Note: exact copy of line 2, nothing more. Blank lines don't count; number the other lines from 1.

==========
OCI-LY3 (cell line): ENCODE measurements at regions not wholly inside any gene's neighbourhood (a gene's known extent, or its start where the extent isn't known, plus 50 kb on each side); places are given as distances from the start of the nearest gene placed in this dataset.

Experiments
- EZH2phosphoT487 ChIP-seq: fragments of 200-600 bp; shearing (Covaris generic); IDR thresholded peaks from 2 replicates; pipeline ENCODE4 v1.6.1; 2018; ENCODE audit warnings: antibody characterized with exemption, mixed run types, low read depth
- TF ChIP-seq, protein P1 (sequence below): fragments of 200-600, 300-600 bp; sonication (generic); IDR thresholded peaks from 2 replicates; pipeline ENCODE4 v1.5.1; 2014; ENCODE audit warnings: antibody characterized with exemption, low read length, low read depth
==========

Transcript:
Experiments